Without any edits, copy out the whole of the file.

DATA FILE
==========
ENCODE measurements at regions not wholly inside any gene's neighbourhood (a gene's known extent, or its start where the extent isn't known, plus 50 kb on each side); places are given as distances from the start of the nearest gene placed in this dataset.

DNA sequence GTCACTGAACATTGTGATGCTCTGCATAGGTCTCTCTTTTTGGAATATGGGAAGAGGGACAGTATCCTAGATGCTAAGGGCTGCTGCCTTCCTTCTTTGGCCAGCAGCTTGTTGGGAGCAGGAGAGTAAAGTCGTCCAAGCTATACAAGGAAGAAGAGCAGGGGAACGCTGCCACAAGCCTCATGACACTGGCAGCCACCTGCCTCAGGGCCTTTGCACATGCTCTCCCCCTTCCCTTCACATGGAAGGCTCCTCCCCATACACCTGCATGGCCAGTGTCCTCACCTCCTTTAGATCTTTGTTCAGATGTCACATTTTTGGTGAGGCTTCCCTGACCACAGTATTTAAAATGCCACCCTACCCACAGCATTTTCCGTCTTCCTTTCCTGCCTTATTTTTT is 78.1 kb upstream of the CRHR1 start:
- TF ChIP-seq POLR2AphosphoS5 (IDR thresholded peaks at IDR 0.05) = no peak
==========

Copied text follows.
ENCODE measurements at regions not wholly inside any gene's neighbourhood (a gene's known extent, or its start where the extent isn't known, plus 50 kb on each side); places are given as distances from the start of the nearest gene placed in this dataset.

DNA sequence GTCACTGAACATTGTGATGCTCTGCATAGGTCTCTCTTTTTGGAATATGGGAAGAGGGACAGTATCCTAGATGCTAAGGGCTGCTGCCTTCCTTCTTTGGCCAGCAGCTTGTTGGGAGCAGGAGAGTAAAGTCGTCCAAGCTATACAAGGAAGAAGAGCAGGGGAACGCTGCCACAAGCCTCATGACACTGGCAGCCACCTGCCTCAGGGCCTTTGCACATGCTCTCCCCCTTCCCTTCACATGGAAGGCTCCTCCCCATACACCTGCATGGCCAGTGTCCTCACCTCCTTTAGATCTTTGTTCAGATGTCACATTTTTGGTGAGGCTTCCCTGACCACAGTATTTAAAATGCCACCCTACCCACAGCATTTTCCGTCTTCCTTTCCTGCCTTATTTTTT is 78.1 kb upstream of the CRHR1 start:
- TF ChIP-seq POLR2AphosphoS5 (IDR thresholded peaks at IDR 0.05) = no peak